OTTAWA—Celina Caesar-Chavannes did the right thing. She left the Liberal caucus after publicly challenging the character of the leader.
Her two former cabinet colleagues should follow suit. In defending her decision, Caesar-Chavannes showed some insight into how her actions might have caused some damage to the Liberal Party.
She said she was leaving because she did not want to cause any more “grief’ to her constituents, especially those who were strong Liberal supporters.
The rookie Member of Parliament declined to comment on whether she had patched things up with the leader.
But at least she is on the outside looking in, which is where the other two should be.
There is a difference among the three, and therein lies the rub.
Caesar-Chavannes has already announced that she has no intention of running in the next election. The other two both plan to run as Liberals while they are doing their best to damage the leader.
Jane Philpott kept the anti-Liberal rhetoric going with an accusatory interview to Maclean’s magazine.
Jody Wilson-Raybould sent out a 684-word manifesto on why she would be seeking re-election “currently” as a Liberal.
That is the only time she mentions the dreaded L-word.
We all know Wilson-Raybould chooses her words carefully. She does not always tell the whole story, as when she neglected to mention the prime minister’s offer of a cabinet switch to the Ministry of Indigenous Services.
So why would she qualify her Liberal standing with the adverb “currently”? The dictionary defines the word as “at the current time.” That leaves the door wide open for her to switch sides.
Several weeks ago, I wrote that her father had referenced Wilson-Raybould’s potential to take down the government and replace Justin Trudeau.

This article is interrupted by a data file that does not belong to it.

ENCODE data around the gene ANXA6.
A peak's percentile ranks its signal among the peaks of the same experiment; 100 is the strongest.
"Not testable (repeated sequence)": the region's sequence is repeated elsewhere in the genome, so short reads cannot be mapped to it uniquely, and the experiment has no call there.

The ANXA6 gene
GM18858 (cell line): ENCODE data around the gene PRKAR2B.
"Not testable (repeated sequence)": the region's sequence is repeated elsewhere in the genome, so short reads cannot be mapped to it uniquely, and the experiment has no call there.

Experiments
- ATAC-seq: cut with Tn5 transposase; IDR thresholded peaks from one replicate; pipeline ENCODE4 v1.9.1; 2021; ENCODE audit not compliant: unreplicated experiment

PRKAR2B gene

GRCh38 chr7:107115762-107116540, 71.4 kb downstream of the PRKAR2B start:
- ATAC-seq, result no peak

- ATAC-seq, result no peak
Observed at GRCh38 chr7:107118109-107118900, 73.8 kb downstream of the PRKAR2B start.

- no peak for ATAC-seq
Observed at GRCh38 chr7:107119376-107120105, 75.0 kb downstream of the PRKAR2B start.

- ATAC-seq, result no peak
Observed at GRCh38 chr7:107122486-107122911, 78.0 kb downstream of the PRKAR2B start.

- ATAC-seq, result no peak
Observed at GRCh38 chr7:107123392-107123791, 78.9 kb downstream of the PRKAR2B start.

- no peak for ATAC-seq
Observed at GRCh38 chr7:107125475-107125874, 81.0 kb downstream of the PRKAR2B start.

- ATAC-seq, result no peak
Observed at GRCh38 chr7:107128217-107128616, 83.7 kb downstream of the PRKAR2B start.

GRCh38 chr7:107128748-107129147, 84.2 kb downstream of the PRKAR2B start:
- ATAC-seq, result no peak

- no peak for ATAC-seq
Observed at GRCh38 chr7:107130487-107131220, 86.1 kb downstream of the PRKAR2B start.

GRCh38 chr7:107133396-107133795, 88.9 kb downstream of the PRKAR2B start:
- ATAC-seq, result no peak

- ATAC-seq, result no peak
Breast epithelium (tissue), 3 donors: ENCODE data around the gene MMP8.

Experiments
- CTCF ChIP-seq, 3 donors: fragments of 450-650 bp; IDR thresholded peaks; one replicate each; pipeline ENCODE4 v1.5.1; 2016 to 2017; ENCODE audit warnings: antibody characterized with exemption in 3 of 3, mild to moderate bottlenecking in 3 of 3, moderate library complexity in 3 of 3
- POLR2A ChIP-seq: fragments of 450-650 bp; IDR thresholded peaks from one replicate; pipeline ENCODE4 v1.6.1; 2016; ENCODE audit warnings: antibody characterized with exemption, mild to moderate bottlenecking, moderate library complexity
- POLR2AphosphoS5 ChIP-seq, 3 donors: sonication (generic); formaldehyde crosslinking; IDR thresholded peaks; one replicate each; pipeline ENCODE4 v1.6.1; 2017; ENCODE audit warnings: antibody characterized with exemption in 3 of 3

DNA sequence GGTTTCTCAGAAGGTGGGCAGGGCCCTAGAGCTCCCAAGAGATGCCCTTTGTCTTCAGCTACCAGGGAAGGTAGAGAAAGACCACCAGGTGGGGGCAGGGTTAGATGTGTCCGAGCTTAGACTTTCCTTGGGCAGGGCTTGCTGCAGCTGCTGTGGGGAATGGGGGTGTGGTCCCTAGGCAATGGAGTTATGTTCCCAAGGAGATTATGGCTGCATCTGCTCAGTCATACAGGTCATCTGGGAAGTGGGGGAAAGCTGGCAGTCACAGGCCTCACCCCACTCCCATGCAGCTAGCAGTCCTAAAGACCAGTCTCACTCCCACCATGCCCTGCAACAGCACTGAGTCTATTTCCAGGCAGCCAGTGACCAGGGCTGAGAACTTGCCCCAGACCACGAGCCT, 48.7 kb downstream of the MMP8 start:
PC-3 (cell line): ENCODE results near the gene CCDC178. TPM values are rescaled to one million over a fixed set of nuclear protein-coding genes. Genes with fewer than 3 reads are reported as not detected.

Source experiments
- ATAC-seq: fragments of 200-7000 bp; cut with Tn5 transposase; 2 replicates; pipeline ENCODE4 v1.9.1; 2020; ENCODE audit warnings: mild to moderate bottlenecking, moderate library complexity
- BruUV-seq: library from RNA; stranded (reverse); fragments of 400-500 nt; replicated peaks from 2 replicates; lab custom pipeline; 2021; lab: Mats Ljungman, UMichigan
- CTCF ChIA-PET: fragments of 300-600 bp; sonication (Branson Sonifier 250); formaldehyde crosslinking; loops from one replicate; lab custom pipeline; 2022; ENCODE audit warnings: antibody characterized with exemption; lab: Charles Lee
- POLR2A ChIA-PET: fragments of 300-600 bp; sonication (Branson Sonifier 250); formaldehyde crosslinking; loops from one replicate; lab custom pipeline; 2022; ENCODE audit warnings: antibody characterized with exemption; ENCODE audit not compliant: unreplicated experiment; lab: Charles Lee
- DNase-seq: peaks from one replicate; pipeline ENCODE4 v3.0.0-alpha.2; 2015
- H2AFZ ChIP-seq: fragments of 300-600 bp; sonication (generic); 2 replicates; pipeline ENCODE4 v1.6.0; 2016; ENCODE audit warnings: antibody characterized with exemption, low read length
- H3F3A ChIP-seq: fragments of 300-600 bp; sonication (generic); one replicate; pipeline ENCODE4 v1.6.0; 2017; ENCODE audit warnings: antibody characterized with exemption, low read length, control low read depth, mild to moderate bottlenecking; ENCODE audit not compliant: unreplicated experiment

My viewpoint was skewered in the Twitterverse. One virulent critic is Warren Kinsella, a political operative and former Liberal staffer who has a hate-on for Trudeau.
Kinsella accused me of acting as a spokesperson for the prime minister’s office. I tweeted him directly, seeking a retraction, which never came.
But Kinsella’s own cyber presence is revelatory.
He has set up a petition to collect names and emails of all those Canadians who supported the former attorney general and tweets virulent anti-Trudeau messages on a regular basis.
The government was hoping the budget would be a channel-changer on the damaging internal fighting that has cost the prime minister and the caucus dearly.
Wilson-Raybould needs media oxygen to keep her name in lights.
She needs to stay in caucus to keep this drama going.
By refusing to resign, they both prove their motives are not so pure as those of Caesar-Chavannes.
In an open letter to constituents, Wilson-Raybould made some stunningly sophomoric generalizations. Referring to constituents she writes, “You are the true leaders who reject the increasing culture of conflict, empty partisanship, and cynical games that are far too common, and you are committed to building a culture of ever greater collaboration, truth-seeking, and principled service for the well-being of Canada and all Canadians.”
However, she makes no mention of who is actually creating this culture of conflict, empty partisanship, and cynical games.
The only conflict she has claimed is with the prime minister, his staff, and former Privy Council colleagues.
So how does she square the “cynicism and empty partisanship” claim with her stated desire to run for the Liberals?
If the top job is the former minister’s endgame, Wilson-Raybould needs the Liberal Party more than the party needs her.
Sheila Copps is a former Jean Chrétien-era cabinet minister and a former deputy prime minister.
The Hill Times
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